Understanding, Communication, and Consent

Ergo: An Open Access Journal of Philosophy 5:45-68 (2018)
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Abstract

Misconceived Consent: Miguel has stage IV lung cancer. He has nearly exhausted his treatment options when his oncologist, Dr. Llewellyn, tells him about an experimental vaccine trial that may boost his immune response to kill cancer cells. Dr. Llewellyn provides Miguel with a consent form that explains why the study is being conducted, what procedures he will undergo, what the various risks and benefits are, alternative sources of treatment, and so forth. She even sits down with him, carefully talks through the most important points, and gives him time to ask questions. Though it is a Phase 1 study and the chance that he will benefit is very low, Miguel happily agrees to take part. A week later, after the first experimental injection, she asks him if he is worried about the risks. “Risks?” he asks. “I’m sure this is safe—you’re a doctor, after all!”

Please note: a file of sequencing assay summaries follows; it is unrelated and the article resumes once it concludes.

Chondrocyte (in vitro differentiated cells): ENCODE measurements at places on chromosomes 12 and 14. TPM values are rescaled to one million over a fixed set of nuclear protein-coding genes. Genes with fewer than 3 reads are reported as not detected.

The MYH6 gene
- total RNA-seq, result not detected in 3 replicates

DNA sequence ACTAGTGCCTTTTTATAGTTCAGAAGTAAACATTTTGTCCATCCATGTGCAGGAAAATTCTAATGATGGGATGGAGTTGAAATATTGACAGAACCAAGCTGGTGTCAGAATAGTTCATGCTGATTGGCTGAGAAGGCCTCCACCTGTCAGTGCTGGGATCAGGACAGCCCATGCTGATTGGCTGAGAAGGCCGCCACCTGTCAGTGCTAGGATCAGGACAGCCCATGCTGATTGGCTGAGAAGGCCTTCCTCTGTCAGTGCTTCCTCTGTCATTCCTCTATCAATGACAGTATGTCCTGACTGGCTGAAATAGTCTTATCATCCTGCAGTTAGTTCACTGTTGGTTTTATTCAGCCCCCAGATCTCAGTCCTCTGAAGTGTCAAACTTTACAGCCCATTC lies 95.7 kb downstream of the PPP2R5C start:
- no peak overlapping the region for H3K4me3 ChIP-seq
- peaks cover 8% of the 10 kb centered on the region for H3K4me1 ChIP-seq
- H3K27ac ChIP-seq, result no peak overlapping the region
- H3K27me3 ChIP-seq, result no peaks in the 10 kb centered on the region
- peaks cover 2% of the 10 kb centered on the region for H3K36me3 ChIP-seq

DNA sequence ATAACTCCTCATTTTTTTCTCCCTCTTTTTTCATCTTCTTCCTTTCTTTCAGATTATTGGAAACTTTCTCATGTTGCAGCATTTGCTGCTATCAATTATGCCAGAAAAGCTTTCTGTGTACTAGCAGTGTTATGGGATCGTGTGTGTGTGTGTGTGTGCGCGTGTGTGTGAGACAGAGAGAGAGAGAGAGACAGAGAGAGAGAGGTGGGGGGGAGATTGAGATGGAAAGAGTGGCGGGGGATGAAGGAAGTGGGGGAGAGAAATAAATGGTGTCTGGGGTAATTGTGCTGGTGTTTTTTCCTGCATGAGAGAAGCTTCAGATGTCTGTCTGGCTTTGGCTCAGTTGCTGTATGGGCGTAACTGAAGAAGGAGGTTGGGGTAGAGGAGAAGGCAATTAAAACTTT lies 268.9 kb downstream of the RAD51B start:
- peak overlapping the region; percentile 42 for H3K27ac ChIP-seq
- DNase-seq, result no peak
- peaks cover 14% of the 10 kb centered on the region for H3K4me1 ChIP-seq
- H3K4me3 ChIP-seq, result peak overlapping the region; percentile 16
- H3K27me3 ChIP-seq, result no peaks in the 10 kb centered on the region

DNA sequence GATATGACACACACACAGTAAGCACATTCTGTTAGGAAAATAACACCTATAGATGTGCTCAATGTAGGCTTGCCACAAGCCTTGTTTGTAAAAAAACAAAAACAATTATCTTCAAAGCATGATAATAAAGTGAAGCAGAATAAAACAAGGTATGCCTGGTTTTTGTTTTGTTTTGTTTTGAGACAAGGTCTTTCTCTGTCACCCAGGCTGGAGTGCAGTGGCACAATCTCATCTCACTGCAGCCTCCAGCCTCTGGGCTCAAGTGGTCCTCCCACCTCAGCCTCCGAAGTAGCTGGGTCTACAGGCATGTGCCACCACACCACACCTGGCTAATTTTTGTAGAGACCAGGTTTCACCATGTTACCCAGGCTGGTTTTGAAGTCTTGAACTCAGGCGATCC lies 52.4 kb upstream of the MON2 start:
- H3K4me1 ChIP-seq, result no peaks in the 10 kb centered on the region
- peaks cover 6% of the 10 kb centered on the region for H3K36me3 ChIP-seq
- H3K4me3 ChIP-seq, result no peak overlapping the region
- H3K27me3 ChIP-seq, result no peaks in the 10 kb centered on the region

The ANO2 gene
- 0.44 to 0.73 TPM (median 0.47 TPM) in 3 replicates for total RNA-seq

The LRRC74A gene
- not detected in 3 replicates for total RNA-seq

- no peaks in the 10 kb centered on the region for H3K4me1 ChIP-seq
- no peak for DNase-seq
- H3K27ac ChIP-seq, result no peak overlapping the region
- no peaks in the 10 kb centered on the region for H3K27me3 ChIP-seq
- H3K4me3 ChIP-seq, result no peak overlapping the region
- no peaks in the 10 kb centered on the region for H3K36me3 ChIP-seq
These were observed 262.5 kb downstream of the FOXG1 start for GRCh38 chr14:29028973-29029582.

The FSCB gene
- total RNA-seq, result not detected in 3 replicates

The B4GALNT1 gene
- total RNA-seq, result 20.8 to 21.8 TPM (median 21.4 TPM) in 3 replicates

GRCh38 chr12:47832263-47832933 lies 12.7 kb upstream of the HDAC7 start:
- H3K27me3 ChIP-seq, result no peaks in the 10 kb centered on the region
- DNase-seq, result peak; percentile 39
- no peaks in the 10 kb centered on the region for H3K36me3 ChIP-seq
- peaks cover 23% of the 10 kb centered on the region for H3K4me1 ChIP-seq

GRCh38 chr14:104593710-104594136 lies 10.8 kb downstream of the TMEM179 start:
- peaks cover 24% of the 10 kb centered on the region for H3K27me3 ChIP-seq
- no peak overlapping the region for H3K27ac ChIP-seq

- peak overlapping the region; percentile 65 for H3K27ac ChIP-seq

Author Profiles

Danielle Bromwich
University of Leeds
Joseph Millum
University of St. Andrews

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